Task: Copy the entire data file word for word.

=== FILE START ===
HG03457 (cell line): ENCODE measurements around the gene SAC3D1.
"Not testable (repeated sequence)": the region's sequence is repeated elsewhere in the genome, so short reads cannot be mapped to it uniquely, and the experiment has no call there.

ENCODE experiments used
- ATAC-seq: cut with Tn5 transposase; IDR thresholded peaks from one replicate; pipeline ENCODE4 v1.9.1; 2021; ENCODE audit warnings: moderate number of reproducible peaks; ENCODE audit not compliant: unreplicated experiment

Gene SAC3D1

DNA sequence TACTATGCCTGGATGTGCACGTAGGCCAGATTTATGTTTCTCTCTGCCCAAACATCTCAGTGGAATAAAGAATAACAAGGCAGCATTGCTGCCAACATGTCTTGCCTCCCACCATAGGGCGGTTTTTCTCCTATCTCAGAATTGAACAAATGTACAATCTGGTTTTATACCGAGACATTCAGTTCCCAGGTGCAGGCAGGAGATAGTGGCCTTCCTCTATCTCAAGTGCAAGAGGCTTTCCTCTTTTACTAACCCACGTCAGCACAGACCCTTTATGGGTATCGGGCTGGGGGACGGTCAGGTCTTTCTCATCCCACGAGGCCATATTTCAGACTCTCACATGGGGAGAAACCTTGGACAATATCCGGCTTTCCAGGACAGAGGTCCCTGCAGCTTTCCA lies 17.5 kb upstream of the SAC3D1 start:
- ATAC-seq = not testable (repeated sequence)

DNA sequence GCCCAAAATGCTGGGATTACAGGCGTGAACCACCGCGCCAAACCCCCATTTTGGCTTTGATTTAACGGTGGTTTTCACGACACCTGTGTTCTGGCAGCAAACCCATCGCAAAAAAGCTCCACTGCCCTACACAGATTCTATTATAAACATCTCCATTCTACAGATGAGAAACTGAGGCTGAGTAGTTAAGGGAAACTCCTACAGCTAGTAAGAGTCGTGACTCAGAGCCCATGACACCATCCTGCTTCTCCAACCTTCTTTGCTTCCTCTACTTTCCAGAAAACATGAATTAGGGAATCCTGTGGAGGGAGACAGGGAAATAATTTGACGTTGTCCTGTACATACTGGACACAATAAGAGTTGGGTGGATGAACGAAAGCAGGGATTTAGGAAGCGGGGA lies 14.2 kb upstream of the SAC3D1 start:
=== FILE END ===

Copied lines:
HG03457 (cell line): ENCODE measurements around the gene SAC3D1.
"Not testable (repeated sequence)": the region's sequence is repeated elsewhere in the genome, so short reads cannot be mapped to it uniquely, and the experiment has no call there.

ENCODE experiments used
- ATAC-seq: cut with Tn5 transposase; IDR thresholded peaks from one replicate; pipeline ENCODE4 v1.9.1; 2021; ENCODE audit warnings: moderate number of reproducible peaks; ENCODE audit not compliant: unreplicated experiment

Gene SAC3D1

DNA sequence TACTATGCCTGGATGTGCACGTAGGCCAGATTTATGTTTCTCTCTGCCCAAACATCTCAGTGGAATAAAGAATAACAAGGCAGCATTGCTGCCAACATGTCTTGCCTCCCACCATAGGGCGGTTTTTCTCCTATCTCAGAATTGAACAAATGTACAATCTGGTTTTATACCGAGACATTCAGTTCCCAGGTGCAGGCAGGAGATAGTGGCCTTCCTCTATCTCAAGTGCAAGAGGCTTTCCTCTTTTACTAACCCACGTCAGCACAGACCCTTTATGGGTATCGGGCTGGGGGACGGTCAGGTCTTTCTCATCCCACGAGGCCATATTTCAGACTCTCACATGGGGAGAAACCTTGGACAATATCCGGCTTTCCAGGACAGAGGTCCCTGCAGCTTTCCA lies 17.5 kb upstream of the SAC3D1 start:
- ATAC-seq = not testable (repeated sequence)

DNA sequence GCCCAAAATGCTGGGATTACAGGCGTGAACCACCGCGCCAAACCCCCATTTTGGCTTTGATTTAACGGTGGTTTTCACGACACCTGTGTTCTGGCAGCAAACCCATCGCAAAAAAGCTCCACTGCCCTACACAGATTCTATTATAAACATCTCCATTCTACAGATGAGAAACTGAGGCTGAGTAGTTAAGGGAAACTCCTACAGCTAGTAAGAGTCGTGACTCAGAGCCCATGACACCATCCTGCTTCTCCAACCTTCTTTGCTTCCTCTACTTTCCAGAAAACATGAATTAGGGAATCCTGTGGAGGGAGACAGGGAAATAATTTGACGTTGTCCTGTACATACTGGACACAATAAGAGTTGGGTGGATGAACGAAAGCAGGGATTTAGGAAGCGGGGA lies 14.2 kb upstream of the SAC3D1 start: